In cases where the safety of a food product is affected by damaged equipment, cross-contamination, or other quality control issues, consumers are often adversely affected by exposure to the contaminated product. In spite of the seemingly straight forward nature of these cases, the particular effects of food poisoning make these cases difficult to pursue in court.
A class action lawsuit is the most common route to compensation for damages resulting from tainted products; however, some factors particular to food poisoning illness make it hard to pursue compensation with class action. Symptoms in these cases may range from very mild, to moderate or severe. The variety of symptoms and severity often varies greatly, based on the fitness, age, and sensitivity of those affected. Often, babies and older patients encounter far worse symptoms than their younger counterparts. This variety of effect makes class action lawsuits less viable. In addition to the above concerns, courts may reject a class action lawsuit if other types of remedy (such as refunds) are preferable.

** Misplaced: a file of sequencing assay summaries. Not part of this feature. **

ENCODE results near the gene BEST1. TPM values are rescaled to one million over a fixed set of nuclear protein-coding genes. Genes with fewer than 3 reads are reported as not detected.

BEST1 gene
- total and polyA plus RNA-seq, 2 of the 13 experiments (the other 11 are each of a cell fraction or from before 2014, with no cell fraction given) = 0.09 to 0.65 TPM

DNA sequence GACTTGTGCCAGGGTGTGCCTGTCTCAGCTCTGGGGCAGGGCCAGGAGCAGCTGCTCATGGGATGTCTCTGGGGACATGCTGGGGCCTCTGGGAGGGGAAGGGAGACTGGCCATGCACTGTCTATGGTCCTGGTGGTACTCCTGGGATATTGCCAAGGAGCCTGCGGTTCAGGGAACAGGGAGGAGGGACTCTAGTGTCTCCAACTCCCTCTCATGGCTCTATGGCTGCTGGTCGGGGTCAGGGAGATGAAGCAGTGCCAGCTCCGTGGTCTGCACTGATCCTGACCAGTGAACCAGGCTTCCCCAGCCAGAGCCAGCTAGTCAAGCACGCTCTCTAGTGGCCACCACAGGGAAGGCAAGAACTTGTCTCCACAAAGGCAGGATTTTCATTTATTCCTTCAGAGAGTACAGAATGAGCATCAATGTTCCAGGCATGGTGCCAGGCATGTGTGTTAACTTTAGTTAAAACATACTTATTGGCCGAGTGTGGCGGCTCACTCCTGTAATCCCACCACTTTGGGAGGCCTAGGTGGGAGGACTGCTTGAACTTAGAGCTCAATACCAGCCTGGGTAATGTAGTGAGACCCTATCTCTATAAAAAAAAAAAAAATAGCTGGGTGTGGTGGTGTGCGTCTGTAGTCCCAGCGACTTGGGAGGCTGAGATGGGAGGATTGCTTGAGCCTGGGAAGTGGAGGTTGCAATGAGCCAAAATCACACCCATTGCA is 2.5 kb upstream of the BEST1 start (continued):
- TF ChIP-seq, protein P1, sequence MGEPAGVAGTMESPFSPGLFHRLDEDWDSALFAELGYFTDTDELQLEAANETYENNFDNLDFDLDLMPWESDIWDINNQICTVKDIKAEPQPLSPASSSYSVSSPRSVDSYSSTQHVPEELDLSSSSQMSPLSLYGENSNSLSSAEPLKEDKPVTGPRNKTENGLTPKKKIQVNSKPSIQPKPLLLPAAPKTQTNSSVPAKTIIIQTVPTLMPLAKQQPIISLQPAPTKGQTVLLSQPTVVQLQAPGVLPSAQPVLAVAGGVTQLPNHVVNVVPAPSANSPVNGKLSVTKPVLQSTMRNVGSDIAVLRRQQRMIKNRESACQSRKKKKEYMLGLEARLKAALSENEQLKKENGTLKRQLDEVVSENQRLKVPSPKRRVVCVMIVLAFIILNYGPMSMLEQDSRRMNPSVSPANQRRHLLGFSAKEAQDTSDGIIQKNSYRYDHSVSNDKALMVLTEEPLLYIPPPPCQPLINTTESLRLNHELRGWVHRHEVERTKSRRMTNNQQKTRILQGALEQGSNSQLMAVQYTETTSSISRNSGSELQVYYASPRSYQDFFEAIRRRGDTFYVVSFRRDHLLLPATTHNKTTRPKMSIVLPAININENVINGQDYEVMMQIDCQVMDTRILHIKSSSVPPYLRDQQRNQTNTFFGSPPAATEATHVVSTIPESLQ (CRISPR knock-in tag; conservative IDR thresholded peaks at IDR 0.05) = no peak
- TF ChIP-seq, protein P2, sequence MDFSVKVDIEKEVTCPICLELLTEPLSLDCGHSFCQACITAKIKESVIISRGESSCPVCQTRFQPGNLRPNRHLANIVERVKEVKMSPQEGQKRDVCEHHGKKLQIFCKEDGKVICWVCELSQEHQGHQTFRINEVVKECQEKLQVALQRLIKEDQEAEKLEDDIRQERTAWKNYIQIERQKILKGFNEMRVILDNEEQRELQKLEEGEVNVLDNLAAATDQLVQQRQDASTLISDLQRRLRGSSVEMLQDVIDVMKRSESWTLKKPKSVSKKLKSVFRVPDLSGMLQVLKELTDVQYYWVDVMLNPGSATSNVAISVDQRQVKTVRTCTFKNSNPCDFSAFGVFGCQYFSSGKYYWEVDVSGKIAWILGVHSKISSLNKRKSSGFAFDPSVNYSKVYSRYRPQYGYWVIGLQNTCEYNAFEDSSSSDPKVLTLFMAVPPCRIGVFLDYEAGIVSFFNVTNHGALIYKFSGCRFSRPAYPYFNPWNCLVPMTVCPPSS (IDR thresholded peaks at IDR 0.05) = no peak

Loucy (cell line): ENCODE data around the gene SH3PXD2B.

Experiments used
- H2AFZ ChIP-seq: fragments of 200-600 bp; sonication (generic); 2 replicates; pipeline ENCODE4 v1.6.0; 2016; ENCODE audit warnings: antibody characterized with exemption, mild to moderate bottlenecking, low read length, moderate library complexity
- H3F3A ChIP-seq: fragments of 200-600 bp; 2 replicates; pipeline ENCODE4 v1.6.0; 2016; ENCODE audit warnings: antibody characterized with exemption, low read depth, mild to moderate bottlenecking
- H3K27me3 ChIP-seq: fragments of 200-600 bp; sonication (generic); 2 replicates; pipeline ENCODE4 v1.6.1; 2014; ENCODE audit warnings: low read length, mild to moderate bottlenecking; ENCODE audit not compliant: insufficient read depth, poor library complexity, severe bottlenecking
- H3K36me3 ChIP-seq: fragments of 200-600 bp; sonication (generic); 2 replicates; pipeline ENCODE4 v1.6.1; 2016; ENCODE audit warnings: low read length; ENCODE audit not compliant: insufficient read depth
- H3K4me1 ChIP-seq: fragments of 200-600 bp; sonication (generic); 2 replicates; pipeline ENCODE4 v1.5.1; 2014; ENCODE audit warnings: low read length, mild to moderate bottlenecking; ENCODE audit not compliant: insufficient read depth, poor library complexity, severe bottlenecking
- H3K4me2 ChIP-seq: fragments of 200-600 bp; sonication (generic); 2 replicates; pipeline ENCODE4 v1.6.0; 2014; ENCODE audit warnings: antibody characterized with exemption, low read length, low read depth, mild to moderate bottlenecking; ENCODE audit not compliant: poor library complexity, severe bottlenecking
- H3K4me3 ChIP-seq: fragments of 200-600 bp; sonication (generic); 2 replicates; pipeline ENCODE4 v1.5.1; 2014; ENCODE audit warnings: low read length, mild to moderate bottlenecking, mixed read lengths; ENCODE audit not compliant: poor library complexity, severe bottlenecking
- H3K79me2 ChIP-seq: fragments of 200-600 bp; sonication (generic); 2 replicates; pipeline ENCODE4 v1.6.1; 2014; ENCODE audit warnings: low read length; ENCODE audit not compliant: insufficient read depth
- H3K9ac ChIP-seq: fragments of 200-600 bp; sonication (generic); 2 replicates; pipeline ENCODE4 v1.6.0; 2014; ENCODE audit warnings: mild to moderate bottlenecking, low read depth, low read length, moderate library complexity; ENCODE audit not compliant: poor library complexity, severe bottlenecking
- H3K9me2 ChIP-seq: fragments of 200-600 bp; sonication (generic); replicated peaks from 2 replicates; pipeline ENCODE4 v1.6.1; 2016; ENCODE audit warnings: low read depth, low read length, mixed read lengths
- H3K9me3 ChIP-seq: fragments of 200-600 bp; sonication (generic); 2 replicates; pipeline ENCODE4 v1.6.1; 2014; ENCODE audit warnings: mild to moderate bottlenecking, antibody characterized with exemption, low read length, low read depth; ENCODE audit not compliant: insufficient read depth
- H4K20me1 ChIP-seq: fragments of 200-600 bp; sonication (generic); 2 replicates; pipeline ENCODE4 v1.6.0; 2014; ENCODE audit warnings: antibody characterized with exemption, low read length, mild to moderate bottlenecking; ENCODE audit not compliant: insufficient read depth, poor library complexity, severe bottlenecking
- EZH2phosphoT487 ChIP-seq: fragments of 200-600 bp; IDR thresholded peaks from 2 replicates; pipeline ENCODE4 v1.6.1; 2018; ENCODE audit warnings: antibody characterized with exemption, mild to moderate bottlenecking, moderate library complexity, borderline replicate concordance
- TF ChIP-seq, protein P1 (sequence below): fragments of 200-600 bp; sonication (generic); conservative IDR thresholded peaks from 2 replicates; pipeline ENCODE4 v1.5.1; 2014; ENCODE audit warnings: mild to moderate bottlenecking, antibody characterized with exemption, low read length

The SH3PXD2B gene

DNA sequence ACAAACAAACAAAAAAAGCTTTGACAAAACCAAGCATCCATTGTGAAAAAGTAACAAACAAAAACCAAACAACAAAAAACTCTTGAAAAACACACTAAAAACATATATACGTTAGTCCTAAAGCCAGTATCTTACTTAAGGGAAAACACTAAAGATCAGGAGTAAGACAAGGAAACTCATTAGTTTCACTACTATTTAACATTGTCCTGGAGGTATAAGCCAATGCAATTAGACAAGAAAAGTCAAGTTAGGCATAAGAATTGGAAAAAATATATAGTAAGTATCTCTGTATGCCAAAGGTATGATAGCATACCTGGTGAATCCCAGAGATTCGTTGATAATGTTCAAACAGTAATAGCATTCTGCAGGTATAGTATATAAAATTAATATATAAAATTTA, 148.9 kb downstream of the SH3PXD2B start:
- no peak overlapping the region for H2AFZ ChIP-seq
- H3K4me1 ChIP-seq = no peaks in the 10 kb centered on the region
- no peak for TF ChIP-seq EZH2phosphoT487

To have a legitimate claim, the litigants should have experienced similar types and severity of symptoms. Evidence that supports the victims’ exposure to the defective product is also integral to bringing a class action lawsuit. Plaintiffs in a class action claim must “opt in” to the case. While this is the best avenue for many, opting out enables those more profoundly affected to seek damages more in line with their particular case. Also, this can mean a more clear cut claim for those whose situations are similar.
If you have concerns about your claim after a food poisoning illness, consulting a lawyer to evaluate your case and help you decide if opting in to a class action lawsuit is right for you is a step in the right direction.